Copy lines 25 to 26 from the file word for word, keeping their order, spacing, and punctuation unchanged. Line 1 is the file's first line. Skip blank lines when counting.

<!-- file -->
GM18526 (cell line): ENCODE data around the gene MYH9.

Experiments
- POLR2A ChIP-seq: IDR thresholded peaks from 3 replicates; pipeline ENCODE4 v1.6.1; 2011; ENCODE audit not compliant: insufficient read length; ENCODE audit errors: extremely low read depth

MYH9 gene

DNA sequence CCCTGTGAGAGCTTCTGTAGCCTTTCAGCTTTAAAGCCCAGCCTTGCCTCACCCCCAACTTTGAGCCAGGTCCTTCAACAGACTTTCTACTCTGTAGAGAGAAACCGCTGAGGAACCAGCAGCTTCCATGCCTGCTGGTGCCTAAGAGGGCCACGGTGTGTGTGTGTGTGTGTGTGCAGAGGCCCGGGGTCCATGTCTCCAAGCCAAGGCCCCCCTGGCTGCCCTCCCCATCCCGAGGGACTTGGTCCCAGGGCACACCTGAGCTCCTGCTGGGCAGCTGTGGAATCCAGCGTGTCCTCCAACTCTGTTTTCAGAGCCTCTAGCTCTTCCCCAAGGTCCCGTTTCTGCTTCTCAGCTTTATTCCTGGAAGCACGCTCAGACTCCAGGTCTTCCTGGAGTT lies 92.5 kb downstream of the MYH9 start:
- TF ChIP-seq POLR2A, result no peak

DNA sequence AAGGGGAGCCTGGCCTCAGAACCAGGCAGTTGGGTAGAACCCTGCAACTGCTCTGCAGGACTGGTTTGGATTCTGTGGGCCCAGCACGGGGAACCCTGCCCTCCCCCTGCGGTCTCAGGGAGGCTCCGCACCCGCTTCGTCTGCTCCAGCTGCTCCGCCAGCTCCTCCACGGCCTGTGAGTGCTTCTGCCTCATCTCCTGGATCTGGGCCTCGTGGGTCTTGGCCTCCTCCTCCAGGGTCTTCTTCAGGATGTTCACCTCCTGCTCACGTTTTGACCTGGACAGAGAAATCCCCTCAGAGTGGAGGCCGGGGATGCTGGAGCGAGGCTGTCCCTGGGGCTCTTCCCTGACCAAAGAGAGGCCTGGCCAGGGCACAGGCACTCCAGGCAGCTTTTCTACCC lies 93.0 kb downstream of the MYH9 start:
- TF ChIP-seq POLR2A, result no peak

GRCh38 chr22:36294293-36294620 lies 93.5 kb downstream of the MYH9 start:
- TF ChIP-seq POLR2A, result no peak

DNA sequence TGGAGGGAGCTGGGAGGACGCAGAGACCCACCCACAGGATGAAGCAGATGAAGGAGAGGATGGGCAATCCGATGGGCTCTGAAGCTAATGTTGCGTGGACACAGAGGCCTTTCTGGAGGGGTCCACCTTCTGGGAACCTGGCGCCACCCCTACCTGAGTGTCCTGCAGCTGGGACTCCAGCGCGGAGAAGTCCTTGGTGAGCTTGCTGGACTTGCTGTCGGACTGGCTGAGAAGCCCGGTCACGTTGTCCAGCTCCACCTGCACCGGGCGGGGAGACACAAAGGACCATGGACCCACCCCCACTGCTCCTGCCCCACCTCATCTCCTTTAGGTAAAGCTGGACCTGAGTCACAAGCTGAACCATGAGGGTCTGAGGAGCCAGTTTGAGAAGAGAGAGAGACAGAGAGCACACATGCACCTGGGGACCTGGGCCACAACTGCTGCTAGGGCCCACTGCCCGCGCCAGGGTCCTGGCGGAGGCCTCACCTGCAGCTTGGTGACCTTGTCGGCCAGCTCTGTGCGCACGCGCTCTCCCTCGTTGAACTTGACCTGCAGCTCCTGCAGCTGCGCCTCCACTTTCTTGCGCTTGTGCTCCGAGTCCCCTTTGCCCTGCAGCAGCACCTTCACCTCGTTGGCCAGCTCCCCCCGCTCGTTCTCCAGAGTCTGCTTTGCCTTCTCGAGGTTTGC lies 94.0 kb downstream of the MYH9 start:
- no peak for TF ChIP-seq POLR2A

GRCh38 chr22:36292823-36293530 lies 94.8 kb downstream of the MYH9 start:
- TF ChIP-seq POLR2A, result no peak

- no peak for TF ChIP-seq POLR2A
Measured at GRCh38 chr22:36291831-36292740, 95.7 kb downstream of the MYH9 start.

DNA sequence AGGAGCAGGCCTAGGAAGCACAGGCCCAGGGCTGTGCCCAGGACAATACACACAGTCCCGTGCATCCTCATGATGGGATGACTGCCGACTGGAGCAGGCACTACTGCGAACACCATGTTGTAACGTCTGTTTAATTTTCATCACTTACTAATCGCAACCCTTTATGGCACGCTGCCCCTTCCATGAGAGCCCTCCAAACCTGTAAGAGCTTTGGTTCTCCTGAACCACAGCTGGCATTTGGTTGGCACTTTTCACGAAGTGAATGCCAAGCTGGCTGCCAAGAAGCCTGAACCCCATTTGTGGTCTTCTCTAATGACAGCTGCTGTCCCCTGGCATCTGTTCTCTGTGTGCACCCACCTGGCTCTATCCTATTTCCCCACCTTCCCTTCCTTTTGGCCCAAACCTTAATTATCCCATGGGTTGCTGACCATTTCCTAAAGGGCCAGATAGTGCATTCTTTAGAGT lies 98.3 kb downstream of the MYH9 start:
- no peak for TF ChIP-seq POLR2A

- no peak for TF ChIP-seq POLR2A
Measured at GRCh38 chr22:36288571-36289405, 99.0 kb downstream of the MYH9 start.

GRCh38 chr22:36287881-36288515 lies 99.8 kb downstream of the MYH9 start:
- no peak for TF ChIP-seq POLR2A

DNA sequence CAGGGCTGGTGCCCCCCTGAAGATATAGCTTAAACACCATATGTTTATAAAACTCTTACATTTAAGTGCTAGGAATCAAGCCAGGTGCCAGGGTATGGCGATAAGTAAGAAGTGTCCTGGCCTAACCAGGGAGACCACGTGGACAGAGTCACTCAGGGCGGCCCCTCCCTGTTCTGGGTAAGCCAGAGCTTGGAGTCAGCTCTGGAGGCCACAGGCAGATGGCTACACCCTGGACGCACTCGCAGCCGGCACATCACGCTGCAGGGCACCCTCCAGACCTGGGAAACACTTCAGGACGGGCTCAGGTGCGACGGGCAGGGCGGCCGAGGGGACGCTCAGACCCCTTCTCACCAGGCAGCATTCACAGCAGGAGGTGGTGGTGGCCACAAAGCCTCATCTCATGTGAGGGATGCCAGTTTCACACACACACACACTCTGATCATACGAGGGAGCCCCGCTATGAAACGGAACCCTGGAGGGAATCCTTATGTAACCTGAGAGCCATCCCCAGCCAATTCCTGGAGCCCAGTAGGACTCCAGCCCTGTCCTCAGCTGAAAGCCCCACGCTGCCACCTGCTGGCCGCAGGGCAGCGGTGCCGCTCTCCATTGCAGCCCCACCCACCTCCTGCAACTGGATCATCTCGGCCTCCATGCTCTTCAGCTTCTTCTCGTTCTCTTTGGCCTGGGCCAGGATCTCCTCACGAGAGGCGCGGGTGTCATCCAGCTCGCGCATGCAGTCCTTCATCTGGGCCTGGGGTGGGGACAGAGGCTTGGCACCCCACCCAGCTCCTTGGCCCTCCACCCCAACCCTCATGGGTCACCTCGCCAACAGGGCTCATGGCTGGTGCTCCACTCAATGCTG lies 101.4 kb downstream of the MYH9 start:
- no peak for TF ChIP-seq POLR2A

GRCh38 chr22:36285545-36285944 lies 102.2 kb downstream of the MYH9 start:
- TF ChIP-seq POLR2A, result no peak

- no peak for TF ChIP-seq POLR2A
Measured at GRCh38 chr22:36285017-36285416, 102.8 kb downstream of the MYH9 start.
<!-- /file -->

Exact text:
GRCh38 chr22:36285545-36285944 lies 102.2 kb downstream of the MYH9 start:
- TF ChIP-seq POLR2A, result no peak